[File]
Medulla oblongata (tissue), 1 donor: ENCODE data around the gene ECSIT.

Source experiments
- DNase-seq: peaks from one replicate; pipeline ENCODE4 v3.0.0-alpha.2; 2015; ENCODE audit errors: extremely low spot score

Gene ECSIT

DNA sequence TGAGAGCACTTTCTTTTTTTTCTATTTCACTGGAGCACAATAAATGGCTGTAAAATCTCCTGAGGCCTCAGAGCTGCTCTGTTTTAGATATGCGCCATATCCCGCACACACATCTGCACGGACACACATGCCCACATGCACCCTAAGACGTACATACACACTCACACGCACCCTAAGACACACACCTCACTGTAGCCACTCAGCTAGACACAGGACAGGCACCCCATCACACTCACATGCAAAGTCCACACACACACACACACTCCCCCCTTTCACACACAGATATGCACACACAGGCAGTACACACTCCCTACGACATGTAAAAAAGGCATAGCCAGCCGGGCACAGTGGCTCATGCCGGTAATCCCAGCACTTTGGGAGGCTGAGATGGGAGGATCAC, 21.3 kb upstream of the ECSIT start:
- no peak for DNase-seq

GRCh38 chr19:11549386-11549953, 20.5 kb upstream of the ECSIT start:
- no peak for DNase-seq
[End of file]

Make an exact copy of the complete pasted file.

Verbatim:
Medulla oblongata (tissue), 1 donor: ENCODE data around the gene ECSIT.

Source experiments
- DNase-seq: peaks from one replicate; pipeline ENCODE4 v3.0.0-alpha.2; 2015; ENCODE audit errors: extremely low spot score

Gene ECSIT

DNA sequence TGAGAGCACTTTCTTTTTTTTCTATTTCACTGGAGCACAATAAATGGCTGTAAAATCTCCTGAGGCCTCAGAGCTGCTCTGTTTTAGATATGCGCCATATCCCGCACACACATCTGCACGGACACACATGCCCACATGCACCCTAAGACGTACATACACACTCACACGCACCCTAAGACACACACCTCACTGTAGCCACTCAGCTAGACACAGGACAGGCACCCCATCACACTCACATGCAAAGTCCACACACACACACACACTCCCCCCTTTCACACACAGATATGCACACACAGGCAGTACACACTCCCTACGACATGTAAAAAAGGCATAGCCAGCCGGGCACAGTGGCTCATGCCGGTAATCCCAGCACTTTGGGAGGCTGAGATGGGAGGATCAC, 21.3 kb upstream of the ECSIT start:
- no peak for DNase-seq

GRCh38 chr19:11549386-11549953, 20.5 kb upstream of the ECSIT start:
- no peak for DNase-seq